Mr Shah had a number of relatives still living in India, though had only returned there twice in the intervening years since his arrival in the seventies. Mr Shah’s relatives argued that Mr Shah intended to retire back to India, providing a DOM1 form he had completed in earlier years showing him to be non-UK domiciled.

HMRC contested Mr Shah’s claim to be non-UK domiciled on the basis of his lack of travel to India and the extensive network he had here in the UK. Whilst his domicile of origin was certainly non-UK, they argued a domicile of choice had been acquired in England some time after his arrival in 1973.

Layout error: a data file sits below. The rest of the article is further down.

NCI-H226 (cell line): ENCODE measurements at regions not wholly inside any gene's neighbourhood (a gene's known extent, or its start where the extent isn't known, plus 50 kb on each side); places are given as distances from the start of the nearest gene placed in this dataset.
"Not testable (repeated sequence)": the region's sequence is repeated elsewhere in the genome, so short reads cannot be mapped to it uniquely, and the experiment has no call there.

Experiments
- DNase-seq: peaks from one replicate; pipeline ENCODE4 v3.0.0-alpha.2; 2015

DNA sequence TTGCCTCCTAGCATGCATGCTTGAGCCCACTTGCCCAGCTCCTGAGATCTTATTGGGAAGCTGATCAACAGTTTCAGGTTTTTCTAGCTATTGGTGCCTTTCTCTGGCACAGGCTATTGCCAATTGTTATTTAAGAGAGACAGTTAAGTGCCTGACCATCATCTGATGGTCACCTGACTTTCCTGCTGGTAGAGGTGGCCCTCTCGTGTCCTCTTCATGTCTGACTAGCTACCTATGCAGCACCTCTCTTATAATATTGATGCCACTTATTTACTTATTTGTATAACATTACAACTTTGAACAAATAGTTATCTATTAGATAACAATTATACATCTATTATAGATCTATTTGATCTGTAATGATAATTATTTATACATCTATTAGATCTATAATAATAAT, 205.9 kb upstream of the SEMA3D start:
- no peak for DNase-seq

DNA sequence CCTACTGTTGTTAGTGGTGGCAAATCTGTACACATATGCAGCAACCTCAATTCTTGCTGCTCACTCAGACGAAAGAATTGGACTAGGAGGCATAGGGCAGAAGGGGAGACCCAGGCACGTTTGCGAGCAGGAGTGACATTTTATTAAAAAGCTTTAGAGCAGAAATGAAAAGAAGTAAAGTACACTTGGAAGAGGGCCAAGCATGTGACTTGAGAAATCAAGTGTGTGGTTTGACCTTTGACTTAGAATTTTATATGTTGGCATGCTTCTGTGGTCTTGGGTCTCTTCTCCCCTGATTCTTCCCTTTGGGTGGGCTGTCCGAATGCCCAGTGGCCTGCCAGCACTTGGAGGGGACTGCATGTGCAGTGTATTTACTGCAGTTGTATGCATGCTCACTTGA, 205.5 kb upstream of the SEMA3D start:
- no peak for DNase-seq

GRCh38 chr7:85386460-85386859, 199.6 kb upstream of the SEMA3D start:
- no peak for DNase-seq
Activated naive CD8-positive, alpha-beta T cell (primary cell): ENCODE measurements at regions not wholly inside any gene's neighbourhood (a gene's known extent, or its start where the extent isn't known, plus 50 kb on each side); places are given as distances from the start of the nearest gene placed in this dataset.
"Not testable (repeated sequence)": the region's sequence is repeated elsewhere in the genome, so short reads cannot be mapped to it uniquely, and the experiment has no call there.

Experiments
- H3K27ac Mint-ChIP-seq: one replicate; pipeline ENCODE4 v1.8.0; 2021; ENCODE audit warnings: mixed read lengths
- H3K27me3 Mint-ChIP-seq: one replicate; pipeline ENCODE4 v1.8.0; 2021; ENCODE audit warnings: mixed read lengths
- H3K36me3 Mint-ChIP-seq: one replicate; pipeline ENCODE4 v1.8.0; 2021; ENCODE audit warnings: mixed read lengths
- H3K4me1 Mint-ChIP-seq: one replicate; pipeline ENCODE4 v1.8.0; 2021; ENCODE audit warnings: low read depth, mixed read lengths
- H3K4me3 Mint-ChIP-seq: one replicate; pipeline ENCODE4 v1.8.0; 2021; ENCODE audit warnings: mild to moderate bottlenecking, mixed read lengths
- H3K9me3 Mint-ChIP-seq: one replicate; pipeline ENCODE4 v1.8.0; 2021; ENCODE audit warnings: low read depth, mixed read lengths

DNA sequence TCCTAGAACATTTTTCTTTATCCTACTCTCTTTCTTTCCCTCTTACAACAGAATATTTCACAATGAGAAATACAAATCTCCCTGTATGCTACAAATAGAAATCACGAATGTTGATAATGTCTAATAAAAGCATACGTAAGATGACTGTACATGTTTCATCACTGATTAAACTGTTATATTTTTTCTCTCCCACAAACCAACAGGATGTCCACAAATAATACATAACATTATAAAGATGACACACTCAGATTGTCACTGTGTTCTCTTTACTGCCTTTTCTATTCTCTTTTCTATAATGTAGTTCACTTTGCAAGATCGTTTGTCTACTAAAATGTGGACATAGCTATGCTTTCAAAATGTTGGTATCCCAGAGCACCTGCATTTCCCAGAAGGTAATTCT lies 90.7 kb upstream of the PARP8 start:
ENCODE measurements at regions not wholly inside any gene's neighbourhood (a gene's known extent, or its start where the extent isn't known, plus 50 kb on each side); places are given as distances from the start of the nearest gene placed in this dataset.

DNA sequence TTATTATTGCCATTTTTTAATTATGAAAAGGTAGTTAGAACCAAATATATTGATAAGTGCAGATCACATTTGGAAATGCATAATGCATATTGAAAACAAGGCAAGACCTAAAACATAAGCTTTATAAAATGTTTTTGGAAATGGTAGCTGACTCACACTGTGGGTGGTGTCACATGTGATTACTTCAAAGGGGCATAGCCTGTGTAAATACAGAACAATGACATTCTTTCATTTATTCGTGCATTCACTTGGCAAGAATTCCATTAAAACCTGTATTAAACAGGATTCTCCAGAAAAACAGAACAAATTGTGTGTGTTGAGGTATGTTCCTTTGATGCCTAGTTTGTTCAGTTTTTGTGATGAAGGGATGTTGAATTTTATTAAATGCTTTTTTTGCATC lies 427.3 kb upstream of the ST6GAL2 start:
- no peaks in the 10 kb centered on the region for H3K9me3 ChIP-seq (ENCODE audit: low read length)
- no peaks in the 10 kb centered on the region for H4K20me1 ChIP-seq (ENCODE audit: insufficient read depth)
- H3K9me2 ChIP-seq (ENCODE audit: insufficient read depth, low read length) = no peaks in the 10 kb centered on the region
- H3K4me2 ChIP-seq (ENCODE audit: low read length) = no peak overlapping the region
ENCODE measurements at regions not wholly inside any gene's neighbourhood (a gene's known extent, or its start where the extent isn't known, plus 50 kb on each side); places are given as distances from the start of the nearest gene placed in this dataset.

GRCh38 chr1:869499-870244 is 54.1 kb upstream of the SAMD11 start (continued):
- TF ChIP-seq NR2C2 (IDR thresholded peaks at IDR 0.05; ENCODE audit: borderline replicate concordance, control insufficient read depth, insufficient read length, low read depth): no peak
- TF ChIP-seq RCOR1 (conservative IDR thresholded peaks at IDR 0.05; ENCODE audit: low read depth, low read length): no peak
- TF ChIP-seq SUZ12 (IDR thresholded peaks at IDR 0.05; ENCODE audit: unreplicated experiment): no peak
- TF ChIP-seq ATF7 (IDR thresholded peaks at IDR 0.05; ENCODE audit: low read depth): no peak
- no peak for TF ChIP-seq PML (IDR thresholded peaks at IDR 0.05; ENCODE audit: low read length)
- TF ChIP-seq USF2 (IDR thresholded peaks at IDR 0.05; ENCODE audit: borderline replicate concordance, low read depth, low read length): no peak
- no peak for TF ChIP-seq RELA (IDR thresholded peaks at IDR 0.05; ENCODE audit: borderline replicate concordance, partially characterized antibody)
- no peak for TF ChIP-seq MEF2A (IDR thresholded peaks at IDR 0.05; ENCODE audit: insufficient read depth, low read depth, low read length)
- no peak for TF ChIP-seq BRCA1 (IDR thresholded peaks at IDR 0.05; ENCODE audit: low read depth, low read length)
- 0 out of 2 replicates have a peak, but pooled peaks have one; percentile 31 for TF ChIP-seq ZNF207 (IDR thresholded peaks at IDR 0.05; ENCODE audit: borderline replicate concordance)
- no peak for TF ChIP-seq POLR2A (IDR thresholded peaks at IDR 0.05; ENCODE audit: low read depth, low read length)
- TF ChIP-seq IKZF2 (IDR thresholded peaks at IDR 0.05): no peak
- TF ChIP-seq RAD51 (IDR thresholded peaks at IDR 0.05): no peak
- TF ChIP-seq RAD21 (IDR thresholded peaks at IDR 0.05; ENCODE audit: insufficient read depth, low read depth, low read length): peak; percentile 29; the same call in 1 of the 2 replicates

In the end, given the facts provided, the FTT sided with HMRC, meaning that Mr Shah’s worldwide estate was subject to UK IHT. Various factors were considered, and this case reminds us of the importance of reviewing one’s domicile position together with collating a pack of evidence and a written statement to prove one’s domicile status.

Export system changes

HMRC has two systems for exporting goods, Customs Handling of Import and Export Freight (CHIEF), which is almost 30 years old, and the Customs Declarations Service (CDS). CDS is the new system and became mandatory for all import declarations from October 2022. It allows the uploading of documents, payment of import duties as well as enabling you to authorise your shipping agent, replacing CHIEF which was designed for people using paper records. The migration from CHIEF TO CDS for exporters is still in progress, with larger exporters being invited to trial CDS from November 2023 with a view that all other exporters will use the ‘new’ system from 1 April 2024.